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Economy and Business

Great Lakes shippers are traveling light because water levels are dropping
Trade association says the solution is dredging, but Congress is lagging

Web Editor
M.L. Schultze
Courtesy of P.Gordon, Flickr
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In The Region:

One of the earliest and most consistent signs of the recovery of Ohio’s manufacturing economy is having trouble.The $34 billion-a-year Great Lakes shipping industry is lighter this year – not because of lower demand, but because of lower water levels.
WKSU’s M.L. Schultze spoke with the vice president of the trade association for the shippers, who says it’s a long-term problem that is supposed to have a long-term solution in place.

Glen Nekvasil of the Lake Carriers Association says the water levels in the Great Lakes have been below average for 13 years and 2012’s draught conditions really accelerated the problems.  The shipping industry has a formula: for each inch of what called draft – how deep in the water a cargo ship can sit – a ship gains or loses 50 to 200 tons of cargo.

“And unfortunately, with the way the water levels have gone down on the lakes, we’re not talking about losing inches of draft, we’re talking about losing feet of draft.  As a matter of fact, a ship that came into Cleveland here came in about two feet short of its draft, so that meant it lost more than 4,000 tons of cargo."

That’s costing the shipping industry, he says, and will cost its customers, including steel mills and power plants that get massive amounts of iron ore and coal.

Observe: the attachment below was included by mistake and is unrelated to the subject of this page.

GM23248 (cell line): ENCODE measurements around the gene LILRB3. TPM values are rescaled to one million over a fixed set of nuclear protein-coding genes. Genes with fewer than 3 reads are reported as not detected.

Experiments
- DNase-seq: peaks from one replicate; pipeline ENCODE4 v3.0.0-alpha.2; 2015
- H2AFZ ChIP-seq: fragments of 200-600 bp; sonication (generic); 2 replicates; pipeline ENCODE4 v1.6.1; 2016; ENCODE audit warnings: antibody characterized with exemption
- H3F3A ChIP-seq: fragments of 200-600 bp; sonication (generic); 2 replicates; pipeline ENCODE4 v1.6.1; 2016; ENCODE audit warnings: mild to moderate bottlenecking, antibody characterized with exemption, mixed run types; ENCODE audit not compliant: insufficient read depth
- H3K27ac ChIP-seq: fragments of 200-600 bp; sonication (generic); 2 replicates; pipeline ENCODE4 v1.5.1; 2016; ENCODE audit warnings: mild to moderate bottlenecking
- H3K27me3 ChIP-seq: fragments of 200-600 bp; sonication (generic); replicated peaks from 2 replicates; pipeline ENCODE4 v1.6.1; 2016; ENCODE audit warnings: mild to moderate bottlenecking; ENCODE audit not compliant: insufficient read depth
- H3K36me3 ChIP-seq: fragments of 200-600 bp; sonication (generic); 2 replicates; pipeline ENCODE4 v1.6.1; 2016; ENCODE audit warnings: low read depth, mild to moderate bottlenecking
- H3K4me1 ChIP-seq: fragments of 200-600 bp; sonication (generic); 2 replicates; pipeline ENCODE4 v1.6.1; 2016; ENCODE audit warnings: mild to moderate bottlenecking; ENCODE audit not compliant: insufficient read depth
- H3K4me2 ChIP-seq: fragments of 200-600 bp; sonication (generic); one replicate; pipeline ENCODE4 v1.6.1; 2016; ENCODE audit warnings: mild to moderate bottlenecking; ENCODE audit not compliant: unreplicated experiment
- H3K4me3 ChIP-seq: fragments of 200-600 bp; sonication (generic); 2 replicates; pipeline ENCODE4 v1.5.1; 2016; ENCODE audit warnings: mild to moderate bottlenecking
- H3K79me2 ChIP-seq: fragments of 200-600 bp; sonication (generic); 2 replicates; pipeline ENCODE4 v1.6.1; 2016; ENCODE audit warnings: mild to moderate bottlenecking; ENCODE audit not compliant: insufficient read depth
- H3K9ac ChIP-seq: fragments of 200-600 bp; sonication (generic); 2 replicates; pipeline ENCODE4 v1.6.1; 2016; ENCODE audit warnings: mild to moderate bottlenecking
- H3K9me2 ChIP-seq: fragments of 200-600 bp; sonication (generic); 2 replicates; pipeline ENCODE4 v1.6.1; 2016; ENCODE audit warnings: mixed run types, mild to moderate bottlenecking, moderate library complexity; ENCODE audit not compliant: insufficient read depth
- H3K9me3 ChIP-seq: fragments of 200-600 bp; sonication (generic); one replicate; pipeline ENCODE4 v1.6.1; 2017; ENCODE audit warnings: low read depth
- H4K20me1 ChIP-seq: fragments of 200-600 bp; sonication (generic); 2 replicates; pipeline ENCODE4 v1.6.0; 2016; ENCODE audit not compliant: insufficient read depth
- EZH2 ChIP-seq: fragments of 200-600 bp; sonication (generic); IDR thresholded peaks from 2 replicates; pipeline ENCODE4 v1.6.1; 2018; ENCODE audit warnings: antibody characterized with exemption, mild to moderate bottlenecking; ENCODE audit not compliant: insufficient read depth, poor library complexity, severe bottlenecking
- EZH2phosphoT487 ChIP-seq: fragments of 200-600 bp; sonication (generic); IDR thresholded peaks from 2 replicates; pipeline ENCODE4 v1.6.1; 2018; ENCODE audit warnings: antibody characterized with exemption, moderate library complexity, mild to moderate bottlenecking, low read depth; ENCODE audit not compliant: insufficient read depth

“We can’t give them the best freight rate. And in periods of peak demand, there can be concerns about whether they’re going to get enough cargo to meet their needs.”

A push to dredge
Nekvasil says the solution is dredging the Great Lakes channels to the standards already approved by Congress. That's supposed to be funded by the Harbor Maintenance Trust Fund, which takes in about $1.6 billion a year. But he says only about half of that is being spent on dredging.

He estimates 18 million cubic yards of sediment need to be dredged.

Other alternatives are few, he said. Shippers don't have spare ships to split the loads. And “you cannot make your ship really go any faster. … You can’t really load them any faster or discharge them any faster. Everything has been … designed to its most efficient level. So it’s really about dredging and getting more cargo on the boat each trip."

Glen Nekvasil says separate bills to spur the dredging are pending in both the House and Senate, but no bill has passed both chambers. 

(Click image for larger view.)

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